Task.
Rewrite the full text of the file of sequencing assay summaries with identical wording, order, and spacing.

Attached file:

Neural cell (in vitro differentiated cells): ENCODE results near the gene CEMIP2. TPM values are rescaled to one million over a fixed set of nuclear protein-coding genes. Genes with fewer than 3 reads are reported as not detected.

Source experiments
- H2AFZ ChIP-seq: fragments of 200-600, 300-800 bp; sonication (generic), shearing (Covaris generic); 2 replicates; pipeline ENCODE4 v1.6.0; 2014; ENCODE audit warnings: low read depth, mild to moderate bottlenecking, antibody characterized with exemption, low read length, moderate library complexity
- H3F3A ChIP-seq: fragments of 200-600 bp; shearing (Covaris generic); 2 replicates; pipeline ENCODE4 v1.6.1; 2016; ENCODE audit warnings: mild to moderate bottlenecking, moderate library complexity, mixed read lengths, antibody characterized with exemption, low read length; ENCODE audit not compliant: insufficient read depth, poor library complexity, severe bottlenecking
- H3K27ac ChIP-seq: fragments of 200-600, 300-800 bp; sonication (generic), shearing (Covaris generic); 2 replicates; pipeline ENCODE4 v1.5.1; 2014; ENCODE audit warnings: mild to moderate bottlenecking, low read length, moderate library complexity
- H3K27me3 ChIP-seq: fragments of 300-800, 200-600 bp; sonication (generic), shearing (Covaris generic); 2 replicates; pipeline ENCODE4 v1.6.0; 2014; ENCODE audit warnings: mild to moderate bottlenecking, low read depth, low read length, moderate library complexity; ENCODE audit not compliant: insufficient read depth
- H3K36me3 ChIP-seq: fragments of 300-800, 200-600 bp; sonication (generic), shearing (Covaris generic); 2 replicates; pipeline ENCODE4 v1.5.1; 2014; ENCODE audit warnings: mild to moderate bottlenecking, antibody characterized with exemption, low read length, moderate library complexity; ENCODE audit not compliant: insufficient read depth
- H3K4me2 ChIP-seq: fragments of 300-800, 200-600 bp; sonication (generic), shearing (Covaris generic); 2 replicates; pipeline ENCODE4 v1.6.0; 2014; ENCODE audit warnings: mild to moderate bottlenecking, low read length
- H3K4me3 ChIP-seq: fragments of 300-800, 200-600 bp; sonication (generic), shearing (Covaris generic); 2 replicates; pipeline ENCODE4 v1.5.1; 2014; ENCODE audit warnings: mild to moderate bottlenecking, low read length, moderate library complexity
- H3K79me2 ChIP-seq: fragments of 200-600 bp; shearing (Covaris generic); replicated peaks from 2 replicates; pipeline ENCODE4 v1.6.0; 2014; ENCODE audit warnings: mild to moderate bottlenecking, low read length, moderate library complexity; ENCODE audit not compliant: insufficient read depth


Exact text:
Neural cell (in vitro differentiated cells): ENCODE results near the gene CEMIP2. TPM values are rescaled to one million over a fixed set of nuclear protein-coding genes. Genes with fewer than 3 reads are reported as not detected.

Source experiments
- H2AFZ ChIP-seq: fragments of 200-600, 300-800 bp; sonication (generic), shearing (Covaris generic); 2 replicates; pipeline ENCODE4 v1.6.0; 2014; ENCODE audit warnings: low read depth, mild to moderate bottlenecking, antibody characterized with exemption, low read length, moderate library complexity
- H3F3A ChIP-seq: fragments of 200-600 bp; shearing (Covaris generic); 2 replicates; pipeline ENCODE4 v1.6.1; 2016; ENCODE audit warnings: mild to moderate bottlenecking, moderate library complexity, mixed read lengths, antibody characterized with exemption, low read length; ENCODE audit not compliant: insufficient read depth, poor library complexity, severe bottlenecking
- H3K27ac ChIP-seq: fragments of 200-600, 300-800 bp; sonication (generic), shearing (Covaris generic); 2 replicates; pipeline ENCODE4 v1.5.1; 2014; ENCODE audit warnings: mild to moderate bottlenecking, low read length, moderate library complexity
- H3K27me3 ChIP-seq: fragments of 300-800, 200-600 bp; sonication (generic), shearing (Covaris generic); 2 replicates; pipeline ENCODE4 v1.6.0; 2014; ENCODE audit warnings: mild to moderate bottlenecking, low read depth, low read length, moderate library complexity; ENCODE audit not compliant: insufficient read depth
- H3K36me3 ChIP-seq: fragments of 300-800, 200-600 bp; sonication (generic), shearing (Covaris generic); 2 replicates; pipeline ENCODE4 v1.5.1; 2014; ENCODE audit warnings: mild to moderate bottlenecking, antibody characterized with exemption, low read length, moderate library complexity; ENCODE audit not compliant: insufficient read depth
- H3K4me2 ChIP-seq: fragments of 300-800, 200-600 bp; sonication (generic), shearing (Covaris generic); 2 replicates; pipeline ENCODE4 v1.6.0; 2014; ENCODE audit warnings: mild to moderate bottlenecking, low read length
- H3K4me3 ChIP-seq: fragments of 300-800, 200-600 bp; sonication (generic), shearing (Covaris generic); 2 replicates; pipeline ENCODE4 v1.5.1; 2014; ENCODE audit warnings: mild to moderate bottlenecking, low read length, moderate library complexity
- H3K79me2 ChIP-seq: fragments of 200-600 bp; shearing (Covaris generic); replicated peaks from 2 replicates; pipeline ENCODE4 v1.6.0; 2014; ENCODE audit warnings: mild to moderate bottlenecking, low read length, moderate library complexity; ENCODE audit not compliant: insufficient read depth